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    The space of the nursery in Peter and Wendy is an area of safety and control in the Darling children’s lives. When the children are inside of it their parents or their nurse, Nana can have the children under their domain. It is not until the children are left unguarded that they can leave with Peter and enter to a world of greater freedom and danger. Although they experience much greater freedom, the children submit to their parent’s wishes to keep them inside their realm. The nursery acts as a place

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    Summary of Peter Pan

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    Peter Pan by J.M. Barrie tells the story of the Darling children and their newfound friend, Peter Pan. Peter is an adventurer that frequently visits the window of Mrs. Darling's house in order to listen to her bedtime stories. One night, he is discovered, and loses his shadow while trying to flee the scene. Peter comes back trying to retrieve his shadow and wakes up Mrs. Darling’s daughter, Wendy, who helps him put it back on. To return the favor, he invites her to come back to Neverland with him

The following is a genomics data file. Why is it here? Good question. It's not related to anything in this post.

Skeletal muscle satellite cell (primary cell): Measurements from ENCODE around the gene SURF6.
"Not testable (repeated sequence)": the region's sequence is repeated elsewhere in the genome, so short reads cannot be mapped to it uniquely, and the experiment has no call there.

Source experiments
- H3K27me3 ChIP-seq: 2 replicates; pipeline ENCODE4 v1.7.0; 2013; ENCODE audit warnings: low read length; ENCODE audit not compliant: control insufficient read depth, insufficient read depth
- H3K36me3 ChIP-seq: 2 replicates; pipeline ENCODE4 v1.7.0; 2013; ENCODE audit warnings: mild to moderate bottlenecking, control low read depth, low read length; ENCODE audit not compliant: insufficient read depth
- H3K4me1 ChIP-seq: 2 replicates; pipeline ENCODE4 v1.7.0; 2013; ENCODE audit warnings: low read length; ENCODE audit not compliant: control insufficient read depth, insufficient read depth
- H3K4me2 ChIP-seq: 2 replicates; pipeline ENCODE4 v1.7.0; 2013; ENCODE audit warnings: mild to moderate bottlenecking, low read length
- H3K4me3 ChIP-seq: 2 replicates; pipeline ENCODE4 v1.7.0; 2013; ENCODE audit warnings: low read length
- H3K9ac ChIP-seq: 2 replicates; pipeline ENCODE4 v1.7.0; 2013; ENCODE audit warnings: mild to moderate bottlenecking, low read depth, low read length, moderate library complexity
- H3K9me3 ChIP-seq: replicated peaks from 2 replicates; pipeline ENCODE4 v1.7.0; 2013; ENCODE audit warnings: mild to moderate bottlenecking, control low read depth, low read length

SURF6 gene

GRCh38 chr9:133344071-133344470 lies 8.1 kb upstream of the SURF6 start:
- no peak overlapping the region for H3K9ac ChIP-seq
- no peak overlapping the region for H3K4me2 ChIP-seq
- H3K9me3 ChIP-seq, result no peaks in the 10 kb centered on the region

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    Reflection Of Peter Pan

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    different stories and adapt that and create their own book, novel, or movie. One of the characters that have repeatedly taken by authors, playwrights, etc. is Peter Pan. He has been incorporated in many different movies, books, plays, etc. His influence is great among the people young and old and he has been an escape to those who listen to him. Peter is a free-spirited child who wants to ‘always to be a boy’ and he gets his wish. He can fly but also Neverland that revolves around magic and adventure.

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    Peter Pan and James Matthew Barrie

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    Peter Pan is a timeless story written by J.M Barrie. In the time leading up to him writing this story, he was a successful author and playwright. Even with his great success, Barrie still had personal struggles from his marriage and childhood. Barrie used these struggles to write stories that people still enjoy today. Although Peter Pan is a happy children's story, J.M Barrie's inspiration for writing Peter Pan was not so positive. James Matthew Barrie, or J.M Barrie, was born on May 9, 1860 in

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    The Calm Wendy Bird

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    Peter and Wendy written by J.M. Barrie is a classic tale of the adventures of the three young Darling siblings and Peter Pan, a magical boy from Neverland. Although this story originated as a novel, eventually several adaptations were created based on the story, which include Broadway plays, animated movies, television productions and more. Within the epic story of Peter Pan there is Wendy Darling, the eldest child of three, the only daughter of the Darling family and the leading lady in this tale